Good luck for the future.


04-12-2002, 04:06 PM
thanks all

although your replies don't actually fill me with optimism

feels like this course I'm going to do isn't actually worth that much going by your comments

though ofcourse I will be able to meet people in the industry etc doing it...

I wonder too if my age might be a minus factor to prospective employers?

I am quick to learn (14 months ago I'd never even been on the internet!)and intelligent enough to tell when I do NOT know something (not a common attribute in IT males IME) I have a background in music and journalism and literature maybe an IT writing/journo job?

need anyone PCW?



04-12-2002, 04:13 PM
Of course it will be worth something, You're right, you will get to know people in the industry.

Age I wouldnt think should be a deterrant for prospective employers. When you get around to writing up your CV and going for interviews and stuff, Sell yourself. Try mailing off your CV to a hundred and one different places. Dont send it to reception, send it to head CIO and things like that. It cant hurt if you send it out to hundreds of places, at least some of them may pass you onto another company that may have a job opportunity for you.

BTW, Any education at all that's tertiary level looks great. Something like Into into Programming at Natcoll School of Technology sounds great, and put NZQA beside it and it'll be icing on the cake.

Dont be discouraged. Meet people, send out a CV, and go for it!

04-12-2002, 04:36 PM
yes mentioned heaps already. you have to sell yourself in a competitive env. there's many applicants, they may have only a few places or just one.

having the degree's in IT does not necessarily get into IT. for eg.. i know a person who works as a IT sales rep for Compaq and he's done a micro-enginerring degree at one of the better uni's outside singapore - think was Australia or USA. And u know how good NUS (National Uni of S'pore is.....) He is working in s'pore. U may have an accountants degree and have nothing to do w/ accountants role etc...

It is not a specialist degree like a MBChB or BDS (dentistry) when u are 100% find work after grad, or u can open ur own practice. "opening ur own IT company".

Rob has said maybe u need to work ur way up. Only the top students are headhunted. By not being young - a company may prefer a younger person since he is more willing to learn (v generally). And have a longer potential career time for the compan(ies). I tend to believe u are learning a skill. A person is to sell their skill to the employer. Skill can contain many eg.. organisational, work habit, communication, critical thinking, critical analyse, broad thinking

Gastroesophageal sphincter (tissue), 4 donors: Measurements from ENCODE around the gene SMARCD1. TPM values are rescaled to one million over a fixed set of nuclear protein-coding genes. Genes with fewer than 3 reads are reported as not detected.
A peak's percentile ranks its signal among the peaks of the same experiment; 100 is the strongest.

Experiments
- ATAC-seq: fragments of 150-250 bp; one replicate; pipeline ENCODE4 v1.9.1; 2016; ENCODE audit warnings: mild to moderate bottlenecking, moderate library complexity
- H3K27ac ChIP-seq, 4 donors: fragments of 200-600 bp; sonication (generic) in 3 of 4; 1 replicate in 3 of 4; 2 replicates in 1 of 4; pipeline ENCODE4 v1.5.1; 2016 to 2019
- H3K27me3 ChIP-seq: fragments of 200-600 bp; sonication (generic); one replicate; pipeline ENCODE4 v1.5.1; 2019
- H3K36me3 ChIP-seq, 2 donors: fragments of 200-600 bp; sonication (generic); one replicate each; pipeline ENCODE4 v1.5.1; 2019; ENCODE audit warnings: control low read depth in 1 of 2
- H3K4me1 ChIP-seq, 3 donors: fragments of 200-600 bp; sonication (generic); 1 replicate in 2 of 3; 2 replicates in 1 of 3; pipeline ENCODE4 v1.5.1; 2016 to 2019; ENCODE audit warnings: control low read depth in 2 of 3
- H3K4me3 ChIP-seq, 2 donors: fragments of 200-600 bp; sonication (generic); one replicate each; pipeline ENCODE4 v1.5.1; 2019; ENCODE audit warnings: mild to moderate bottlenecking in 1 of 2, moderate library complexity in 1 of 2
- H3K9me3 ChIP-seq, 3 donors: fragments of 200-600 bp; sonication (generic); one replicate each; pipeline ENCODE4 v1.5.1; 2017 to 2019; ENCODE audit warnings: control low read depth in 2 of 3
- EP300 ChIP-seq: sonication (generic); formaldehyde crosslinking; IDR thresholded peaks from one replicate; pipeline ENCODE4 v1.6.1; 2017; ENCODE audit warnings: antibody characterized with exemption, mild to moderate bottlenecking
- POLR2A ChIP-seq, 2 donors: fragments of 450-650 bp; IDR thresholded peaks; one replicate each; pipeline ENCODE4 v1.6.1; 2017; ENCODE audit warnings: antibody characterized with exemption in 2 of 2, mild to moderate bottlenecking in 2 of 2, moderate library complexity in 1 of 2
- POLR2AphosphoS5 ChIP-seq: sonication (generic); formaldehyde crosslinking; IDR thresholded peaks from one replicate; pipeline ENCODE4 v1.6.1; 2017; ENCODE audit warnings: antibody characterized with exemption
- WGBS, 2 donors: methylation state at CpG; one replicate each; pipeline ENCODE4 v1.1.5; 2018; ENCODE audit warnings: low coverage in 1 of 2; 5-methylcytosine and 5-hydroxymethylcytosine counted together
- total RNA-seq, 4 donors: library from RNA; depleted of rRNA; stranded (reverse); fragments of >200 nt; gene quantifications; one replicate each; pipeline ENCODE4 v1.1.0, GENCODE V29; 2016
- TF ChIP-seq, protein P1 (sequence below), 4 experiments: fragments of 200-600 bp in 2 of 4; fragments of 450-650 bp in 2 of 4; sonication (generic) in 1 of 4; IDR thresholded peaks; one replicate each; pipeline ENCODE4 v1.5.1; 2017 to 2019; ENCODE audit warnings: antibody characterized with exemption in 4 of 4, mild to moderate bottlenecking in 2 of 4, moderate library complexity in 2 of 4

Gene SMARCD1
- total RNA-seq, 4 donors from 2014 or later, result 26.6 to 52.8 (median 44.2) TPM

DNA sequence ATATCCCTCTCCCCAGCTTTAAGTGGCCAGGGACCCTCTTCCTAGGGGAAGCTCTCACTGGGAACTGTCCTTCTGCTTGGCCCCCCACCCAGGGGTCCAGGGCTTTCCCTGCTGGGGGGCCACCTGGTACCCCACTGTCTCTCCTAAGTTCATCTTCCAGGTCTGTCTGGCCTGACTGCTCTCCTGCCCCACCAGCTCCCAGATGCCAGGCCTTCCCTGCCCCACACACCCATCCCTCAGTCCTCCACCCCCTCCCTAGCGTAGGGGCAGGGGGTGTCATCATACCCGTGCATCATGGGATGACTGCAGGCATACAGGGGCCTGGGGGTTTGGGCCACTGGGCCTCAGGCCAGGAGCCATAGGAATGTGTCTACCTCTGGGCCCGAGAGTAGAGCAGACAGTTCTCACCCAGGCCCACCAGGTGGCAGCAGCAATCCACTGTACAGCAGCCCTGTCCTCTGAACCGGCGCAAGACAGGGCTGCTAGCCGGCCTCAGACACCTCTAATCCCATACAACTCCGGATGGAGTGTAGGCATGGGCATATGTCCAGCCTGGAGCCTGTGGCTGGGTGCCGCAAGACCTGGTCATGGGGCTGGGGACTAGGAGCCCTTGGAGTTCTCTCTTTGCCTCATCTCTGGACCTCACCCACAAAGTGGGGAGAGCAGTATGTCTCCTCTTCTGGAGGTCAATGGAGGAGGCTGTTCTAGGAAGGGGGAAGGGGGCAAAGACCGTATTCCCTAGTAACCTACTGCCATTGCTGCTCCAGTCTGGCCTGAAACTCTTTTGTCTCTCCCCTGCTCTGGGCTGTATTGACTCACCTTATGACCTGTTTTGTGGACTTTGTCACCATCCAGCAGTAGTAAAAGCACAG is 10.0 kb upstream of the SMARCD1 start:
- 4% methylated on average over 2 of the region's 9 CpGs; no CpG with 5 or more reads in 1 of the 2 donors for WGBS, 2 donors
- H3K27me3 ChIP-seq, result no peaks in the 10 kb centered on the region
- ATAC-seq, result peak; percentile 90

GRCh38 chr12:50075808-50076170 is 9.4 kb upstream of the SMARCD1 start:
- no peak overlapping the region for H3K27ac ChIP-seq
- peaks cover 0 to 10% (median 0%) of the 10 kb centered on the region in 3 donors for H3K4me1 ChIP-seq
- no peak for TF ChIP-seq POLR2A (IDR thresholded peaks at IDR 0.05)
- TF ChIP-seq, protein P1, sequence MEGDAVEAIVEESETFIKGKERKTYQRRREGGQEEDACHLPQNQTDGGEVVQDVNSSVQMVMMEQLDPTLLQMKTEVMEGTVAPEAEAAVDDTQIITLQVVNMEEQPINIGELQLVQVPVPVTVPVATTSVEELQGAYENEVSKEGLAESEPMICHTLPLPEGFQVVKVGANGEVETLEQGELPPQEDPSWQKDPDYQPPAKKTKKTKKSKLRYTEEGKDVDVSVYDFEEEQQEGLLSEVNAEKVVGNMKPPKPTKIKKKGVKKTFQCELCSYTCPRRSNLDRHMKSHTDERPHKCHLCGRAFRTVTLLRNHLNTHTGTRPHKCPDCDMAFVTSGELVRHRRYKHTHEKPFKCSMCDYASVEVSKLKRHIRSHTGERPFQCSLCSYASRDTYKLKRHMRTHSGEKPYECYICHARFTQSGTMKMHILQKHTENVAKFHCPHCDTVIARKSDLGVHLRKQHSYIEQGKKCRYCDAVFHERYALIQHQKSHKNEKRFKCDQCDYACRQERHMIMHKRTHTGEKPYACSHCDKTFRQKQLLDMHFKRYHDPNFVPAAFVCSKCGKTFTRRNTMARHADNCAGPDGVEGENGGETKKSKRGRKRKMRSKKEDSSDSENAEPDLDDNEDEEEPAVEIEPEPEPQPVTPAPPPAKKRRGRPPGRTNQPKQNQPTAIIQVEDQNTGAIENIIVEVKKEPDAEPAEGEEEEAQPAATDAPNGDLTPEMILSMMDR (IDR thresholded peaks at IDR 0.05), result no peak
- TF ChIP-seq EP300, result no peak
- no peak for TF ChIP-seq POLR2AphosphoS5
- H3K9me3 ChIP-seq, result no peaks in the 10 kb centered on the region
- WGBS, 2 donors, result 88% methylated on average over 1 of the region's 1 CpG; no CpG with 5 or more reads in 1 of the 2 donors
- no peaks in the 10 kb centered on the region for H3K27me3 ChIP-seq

04-12-2002, 06:55 PM
hey pls
tell me how do one person get into a journo tourism job?!
i have a
BA, BCom, PGDipTour (tourism), the bachelors in economics and arts.


Greg S
04-12-2002, 07:07 PM
Chilly - where'd you learn Lotus Notes? I've done a rudimentary search online but haven't found anything. If you managed to get some free tutorials, I'd be grateful for a source.

04-12-2002, 07:10 PM
i meant the bachelors in economics and mgmt.
not arts.....

I meant BA (arts) and BCom (commerce).

Greg S
04-12-2002, 07:12 PM
Partleper - Here's a good way to find out what employers are looking for...
Register for a couple of online job sites - seek.co.nz et al, and specify that you'd like to receive job info in all IT fields - when you get their emails they usually specify whether an IT qualification is a must or not - run this for about a month and you'll see a pattern emerge.

You'll probably find that breaking into the industry, although not difficult, is not highly paid until you gain a bit of seniority within the company.

PS - I'm envious of the English MA!

04-12-2002, 07:44 PM
thanks Greg S

regards the MA - English - literature/reading etc is always something I've been naturally good at - as such to me the degree meant/means little...

actually as many of u have said qualifications actually mean little in the real world...

I mean few jobs are that difficult to learn